ASEAN consumers love fried chicken, burgers and fries. Fast-food franchises are a common sight in popular shopping malls and many are open 24 hours a day.
However, Malaysian and Thai people are cutting back on their fast food intake as the consumers, especially Malaysians, have been pessimistic about the countries’ economic outlooks, according to data from FT Confidential Research, a research service at the UK’s Financial Times.
The findings are based on a survey tracking the consumption patterns of 3,000 respondents across Indonesia, Malaysia, the Philippines, Thailand and Vietnam over the past two years.
The survey also shows that KFC and McDonald’s — generally the top two brands in ASEAN markets — bore the brunt of the cutbacks.
In October, about 51% of Malaysian respondents said they visited McDonald’s in the past six month, down from 52.3% in April. The figure was 57.8% when the survey started two years ago.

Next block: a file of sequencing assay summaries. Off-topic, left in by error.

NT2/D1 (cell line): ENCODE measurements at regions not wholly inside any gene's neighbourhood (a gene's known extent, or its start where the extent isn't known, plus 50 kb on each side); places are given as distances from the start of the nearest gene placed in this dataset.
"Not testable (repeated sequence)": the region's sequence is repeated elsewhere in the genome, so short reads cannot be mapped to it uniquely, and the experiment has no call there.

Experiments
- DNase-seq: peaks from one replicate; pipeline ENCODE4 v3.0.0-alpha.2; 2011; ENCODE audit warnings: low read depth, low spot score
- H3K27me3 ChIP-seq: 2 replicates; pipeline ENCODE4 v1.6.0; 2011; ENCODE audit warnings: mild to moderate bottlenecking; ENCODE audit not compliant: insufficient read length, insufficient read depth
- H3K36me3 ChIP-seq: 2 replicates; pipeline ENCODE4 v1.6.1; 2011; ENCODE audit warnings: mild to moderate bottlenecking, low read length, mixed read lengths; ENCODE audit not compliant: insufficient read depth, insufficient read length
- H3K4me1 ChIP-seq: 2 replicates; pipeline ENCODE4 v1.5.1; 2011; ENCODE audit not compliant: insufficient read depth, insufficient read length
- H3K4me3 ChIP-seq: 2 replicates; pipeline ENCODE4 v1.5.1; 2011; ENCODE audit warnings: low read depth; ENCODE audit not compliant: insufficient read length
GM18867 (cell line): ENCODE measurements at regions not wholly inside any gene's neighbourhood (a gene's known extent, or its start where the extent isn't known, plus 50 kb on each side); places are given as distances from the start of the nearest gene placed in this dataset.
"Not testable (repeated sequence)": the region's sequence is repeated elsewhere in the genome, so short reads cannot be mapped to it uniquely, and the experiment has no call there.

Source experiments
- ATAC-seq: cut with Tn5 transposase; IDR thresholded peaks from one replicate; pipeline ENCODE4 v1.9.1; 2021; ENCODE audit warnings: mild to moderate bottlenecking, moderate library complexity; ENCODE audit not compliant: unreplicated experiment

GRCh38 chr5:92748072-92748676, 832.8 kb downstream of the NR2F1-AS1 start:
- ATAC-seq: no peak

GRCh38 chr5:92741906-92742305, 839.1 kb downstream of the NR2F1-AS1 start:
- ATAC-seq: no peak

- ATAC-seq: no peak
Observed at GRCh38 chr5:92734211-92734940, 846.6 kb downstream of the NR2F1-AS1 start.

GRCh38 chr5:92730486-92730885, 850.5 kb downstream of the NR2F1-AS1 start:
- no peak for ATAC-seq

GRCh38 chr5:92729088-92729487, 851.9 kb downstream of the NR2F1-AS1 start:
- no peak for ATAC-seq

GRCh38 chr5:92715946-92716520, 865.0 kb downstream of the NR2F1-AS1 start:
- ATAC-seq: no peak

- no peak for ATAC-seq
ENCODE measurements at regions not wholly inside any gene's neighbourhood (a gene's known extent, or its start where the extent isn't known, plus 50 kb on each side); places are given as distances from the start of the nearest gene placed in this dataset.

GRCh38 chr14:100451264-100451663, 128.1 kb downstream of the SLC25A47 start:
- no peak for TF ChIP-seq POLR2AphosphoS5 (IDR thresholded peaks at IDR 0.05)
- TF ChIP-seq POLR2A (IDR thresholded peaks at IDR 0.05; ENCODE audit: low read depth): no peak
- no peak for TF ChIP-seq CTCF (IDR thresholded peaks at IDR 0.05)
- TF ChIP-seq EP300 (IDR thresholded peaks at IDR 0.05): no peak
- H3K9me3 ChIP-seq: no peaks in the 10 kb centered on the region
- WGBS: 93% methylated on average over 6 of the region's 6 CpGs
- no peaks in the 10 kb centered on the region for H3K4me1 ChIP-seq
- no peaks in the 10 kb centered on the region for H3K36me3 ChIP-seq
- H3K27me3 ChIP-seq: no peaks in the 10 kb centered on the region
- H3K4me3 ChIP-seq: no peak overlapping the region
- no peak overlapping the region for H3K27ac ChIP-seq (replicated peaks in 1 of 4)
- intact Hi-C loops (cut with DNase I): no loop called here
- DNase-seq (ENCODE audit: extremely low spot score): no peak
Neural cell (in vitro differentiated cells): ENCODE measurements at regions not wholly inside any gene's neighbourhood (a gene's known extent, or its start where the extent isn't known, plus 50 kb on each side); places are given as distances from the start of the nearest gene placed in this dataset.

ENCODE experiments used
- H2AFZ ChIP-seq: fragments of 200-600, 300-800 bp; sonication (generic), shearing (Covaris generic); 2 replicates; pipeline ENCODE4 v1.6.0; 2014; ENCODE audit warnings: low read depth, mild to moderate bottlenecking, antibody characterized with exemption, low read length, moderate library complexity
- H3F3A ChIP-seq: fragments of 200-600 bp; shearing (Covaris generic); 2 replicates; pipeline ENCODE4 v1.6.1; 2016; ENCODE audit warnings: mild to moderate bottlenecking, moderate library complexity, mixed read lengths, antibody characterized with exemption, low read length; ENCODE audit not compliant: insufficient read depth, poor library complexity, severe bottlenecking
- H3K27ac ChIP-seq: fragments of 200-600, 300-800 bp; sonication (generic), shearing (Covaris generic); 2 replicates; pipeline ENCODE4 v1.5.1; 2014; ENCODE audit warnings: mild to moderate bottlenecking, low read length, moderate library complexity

|ASEAN consumers love fried chicken, burgers and fries.
Meanwhile, only 17% of Philippine respondents visited KFC regularly in October, versus 30% two years ago.
In contrast, 54% and 42% of Filipino respondents frequently visited Jollibee and McDonald’s respectively in October, and the figures have largely been stable over the same period.
But demand for fast food in Malaysia, the Philippines and Thailand is saturated and the top chains will have to look to new markets for growth, the survey said.
That market is Vietnam, which currently has the lowest proportion of people eating at fast-food chains among the five ASEAN economies.
McDonald’s sees Vietnam, with its rising, young middle class, as the next place to be.
It had five restaurants in Ho Chi Minh City in 2015, but within the next decade it hopes to have 100 more spots to sell its Big Macs and compete against KFC, Jollibee and Lotteria — a chain from the Republic of Korea — for a share of the market there.